The Slowcook at Spydog Farm The Slowcook at Spydog Farm

Connecting Schools With Local Farms

September 26th, 2009 · 2 Comments · Posted in kids, Sustainability

Kids love fresh fruits and vegetables

Kids love fresh fruits and vegetables

This week was the big rollout of our local farm to school network here in the District of Columbia, but for me it was more like a tale of two cities.

My job was to give food demonstrations to the kids in two elementary schools, one a predominantly white school in an affluent area of the District, the other a predominantly Hispanic school closer to the inner-city. In the more affluent school, nearly all of the kids had heard of farmers markets. There was one right up the street near the local Safeway. In the Hispanic school, the kids had no idea what a farmers market was. But several had actually been to a farm.

“My grandmother’s got a farm,” said one fourth-grader. “She grows tomatoes and cucumbers and watermelon. She has chickens, too.”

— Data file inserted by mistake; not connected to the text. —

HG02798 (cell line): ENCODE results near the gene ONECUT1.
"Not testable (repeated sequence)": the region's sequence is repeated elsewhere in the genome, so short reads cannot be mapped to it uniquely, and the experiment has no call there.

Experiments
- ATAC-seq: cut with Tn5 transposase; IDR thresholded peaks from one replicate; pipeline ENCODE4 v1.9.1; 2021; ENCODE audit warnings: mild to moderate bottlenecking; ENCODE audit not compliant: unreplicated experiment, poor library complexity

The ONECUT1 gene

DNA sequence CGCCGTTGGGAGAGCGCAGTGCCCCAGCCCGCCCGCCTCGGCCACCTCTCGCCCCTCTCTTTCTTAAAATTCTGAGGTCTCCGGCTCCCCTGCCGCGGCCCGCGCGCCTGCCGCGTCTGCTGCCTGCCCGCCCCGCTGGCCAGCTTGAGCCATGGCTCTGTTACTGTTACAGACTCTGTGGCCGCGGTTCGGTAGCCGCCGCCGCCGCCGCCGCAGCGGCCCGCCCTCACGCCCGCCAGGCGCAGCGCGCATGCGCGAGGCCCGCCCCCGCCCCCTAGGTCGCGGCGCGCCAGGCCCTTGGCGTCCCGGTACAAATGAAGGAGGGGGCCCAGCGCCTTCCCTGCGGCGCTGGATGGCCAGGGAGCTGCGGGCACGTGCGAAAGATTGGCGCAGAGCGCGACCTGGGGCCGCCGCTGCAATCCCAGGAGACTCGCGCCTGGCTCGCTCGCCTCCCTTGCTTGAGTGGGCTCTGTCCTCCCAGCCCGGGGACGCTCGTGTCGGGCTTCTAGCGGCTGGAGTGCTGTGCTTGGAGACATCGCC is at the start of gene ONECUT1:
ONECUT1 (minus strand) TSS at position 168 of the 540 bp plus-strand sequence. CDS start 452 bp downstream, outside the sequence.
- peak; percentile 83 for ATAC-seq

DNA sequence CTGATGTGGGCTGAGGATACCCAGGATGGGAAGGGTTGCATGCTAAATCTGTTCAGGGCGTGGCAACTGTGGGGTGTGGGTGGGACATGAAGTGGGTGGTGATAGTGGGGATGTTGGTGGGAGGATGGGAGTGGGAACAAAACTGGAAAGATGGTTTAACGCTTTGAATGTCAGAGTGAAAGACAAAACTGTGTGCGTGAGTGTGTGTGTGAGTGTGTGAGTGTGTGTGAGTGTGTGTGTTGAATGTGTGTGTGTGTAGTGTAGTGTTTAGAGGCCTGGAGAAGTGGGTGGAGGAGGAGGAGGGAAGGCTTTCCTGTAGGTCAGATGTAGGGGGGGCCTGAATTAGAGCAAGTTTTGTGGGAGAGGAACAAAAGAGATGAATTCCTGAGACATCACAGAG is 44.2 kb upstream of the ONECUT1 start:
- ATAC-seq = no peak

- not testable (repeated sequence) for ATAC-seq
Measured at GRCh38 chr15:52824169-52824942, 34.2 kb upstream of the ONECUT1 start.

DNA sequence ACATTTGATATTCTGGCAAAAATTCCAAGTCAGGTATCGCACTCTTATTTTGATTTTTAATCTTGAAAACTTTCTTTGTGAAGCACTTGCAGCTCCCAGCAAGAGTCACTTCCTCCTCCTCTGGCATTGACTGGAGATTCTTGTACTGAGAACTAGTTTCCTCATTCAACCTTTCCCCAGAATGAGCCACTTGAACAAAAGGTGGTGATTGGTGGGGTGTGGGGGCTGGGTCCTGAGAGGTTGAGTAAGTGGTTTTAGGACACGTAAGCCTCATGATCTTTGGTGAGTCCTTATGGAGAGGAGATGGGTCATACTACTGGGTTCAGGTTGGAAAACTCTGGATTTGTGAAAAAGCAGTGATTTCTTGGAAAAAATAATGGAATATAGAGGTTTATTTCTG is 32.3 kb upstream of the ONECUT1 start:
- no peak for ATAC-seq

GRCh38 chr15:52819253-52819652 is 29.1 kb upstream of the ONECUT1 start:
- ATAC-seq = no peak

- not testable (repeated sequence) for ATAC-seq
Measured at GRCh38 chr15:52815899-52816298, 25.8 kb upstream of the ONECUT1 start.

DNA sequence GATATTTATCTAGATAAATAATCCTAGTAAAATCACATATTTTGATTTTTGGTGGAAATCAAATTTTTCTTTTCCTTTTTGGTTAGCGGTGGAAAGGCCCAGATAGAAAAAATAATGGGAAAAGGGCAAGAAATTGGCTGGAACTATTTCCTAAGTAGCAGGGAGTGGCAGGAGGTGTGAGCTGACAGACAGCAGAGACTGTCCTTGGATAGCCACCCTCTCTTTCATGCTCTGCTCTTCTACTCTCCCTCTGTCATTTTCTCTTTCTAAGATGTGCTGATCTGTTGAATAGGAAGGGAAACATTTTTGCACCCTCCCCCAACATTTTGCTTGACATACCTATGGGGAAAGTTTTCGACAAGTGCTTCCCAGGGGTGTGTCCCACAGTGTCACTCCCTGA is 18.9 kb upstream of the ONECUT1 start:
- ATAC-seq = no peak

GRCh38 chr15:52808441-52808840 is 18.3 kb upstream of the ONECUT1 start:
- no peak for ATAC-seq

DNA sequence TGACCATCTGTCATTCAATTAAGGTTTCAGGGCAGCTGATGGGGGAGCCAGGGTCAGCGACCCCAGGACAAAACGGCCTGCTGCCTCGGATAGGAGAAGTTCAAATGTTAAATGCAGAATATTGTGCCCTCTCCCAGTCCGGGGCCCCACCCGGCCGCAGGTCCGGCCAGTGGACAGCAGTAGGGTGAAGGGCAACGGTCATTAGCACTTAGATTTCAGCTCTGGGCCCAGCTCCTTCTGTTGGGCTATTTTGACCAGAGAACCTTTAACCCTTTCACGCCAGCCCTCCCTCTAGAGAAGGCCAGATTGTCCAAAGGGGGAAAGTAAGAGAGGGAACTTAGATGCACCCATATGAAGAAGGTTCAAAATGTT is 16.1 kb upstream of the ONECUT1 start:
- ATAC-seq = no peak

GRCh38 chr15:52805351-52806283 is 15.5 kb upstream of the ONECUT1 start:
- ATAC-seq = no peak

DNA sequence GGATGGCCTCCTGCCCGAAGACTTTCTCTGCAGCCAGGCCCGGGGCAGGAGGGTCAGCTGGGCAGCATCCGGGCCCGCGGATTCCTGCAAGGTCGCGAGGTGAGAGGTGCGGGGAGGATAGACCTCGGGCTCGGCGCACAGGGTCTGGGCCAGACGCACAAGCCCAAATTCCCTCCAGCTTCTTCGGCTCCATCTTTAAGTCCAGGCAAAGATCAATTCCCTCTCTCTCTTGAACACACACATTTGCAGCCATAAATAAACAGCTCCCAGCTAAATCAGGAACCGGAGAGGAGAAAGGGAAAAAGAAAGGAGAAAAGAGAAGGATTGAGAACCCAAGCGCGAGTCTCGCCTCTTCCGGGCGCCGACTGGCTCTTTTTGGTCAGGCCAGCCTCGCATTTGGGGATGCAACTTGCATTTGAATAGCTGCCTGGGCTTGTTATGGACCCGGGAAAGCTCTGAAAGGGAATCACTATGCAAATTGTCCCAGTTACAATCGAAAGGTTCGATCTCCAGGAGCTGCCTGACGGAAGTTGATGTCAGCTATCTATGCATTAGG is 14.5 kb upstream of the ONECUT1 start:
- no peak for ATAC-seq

“Really?” I replied. “Where’s her farm?”

“Oh, she’s back in Salvador.”

Walking into two public schools I had never seen before, my plan simply was to take along some fresh vegetables, talk to the kids about where food comes from and have them cut and eat the produce with some ranch dressing. The food provider for the city schools, Chartwells, part of the giant international food conglomerate Compass Group, sent five cases of produce for the occasion: green peppers, yellow squash, cucumbers, Gala apples and watermelon.